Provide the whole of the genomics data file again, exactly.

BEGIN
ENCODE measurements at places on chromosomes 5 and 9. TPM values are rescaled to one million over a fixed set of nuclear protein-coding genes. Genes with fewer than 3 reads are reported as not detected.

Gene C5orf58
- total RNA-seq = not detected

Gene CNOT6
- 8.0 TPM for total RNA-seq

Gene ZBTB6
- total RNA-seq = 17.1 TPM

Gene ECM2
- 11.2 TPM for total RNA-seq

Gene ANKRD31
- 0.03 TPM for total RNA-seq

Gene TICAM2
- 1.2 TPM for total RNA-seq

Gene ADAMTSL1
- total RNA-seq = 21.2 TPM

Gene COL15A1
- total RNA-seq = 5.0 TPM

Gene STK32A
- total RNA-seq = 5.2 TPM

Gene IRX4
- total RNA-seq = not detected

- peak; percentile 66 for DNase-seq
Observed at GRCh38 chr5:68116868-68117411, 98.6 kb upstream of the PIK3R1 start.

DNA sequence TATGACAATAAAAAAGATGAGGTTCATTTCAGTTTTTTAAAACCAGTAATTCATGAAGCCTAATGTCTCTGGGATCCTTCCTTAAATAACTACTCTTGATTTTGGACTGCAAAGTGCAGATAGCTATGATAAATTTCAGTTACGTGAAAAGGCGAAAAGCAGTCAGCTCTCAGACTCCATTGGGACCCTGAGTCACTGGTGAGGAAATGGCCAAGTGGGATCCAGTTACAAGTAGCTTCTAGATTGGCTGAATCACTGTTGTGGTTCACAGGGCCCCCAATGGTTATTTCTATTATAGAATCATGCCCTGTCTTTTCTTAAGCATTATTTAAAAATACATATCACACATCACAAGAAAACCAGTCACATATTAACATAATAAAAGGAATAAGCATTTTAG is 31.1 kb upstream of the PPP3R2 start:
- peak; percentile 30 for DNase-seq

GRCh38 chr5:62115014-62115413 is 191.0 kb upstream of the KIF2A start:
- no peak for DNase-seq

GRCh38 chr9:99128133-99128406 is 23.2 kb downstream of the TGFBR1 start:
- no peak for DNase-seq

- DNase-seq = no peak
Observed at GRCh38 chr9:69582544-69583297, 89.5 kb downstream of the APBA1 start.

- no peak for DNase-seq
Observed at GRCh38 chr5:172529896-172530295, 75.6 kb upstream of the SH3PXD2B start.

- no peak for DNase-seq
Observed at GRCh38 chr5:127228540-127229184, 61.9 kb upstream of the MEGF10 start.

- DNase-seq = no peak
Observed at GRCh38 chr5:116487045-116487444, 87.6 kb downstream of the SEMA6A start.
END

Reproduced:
ENCODE measurements at places on chromosomes 5 and 9. TPM values are rescaled to one million over a fixed set of nuclear protein-coding genes. Genes with fewer than 3 reads are reported as not detected.

Gene C5orf58
- total RNA-seq = not detected

Gene CNOT6
- 8.0 TPM for total RNA-seq

Gene ZBTB6
- total RNA-seq = 17.1 TPM

Gene ECM2
- 11.2 TPM for total RNA-seq

Gene ANKRD31
- 0.03 TPM for total RNA-seq

Gene TICAM2
- 1.2 TPM for total RNA-seq

Gene ADAMTSL1
- total RNA-seq = 21.2 TPM

Gene COL15A1
- total RNA-seq = 5.0 TPM

Gene STK32A
- total RNA-seq = 5.2 TPM

Gene IRX4
- total RNA-seq = not detected

- peak; percentile 66 for DNase-seq
Observed at GRCh38 chr5:68116868-68117411, 98.6 kb upstream of the PIK3R1 start.

DNA sequence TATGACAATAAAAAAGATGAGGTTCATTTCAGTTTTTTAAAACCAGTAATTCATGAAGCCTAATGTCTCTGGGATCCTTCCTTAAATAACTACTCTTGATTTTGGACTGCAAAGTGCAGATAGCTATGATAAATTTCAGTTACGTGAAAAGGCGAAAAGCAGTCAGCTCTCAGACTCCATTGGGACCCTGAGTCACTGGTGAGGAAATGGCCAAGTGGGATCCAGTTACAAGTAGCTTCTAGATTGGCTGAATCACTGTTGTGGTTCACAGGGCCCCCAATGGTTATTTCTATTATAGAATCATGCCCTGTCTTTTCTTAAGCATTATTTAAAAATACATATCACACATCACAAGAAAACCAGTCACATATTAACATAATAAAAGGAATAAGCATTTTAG is 31.1 kb upstream of the PPP3R2 start:
- peak; percentile 30 for DNase-seq

GRCh38 chr5:62115014-62115413 is 191.0 kb upstream of the KIF2A start:
- no peak for DNase-seq

GRCh38 chr9:99128133-99128406 is 23.2 kb downstream of the TGFBR1 start:
- no peak for DNase-seq

- DNase-seq = no peak
Observed at GRCh38 chr9:69582544-69583297, 89.5 kb downstream of the APBA1 start.

- no peak for DNase-seq
Observed at GRCh38 chr5:172529896-172530295, 75.6 kb upstream of the SH3PXD2B start.

- no peak for DNase-seq
Observed at GRCh38 chr5:127228540-127229184, 61.9 kb upstream of the MEGF10 start.

- DNase-seq = no peak
Observed at GRCh38 chr5:116487045-116487444, 87.6 kb downstream of the SEMA6A start.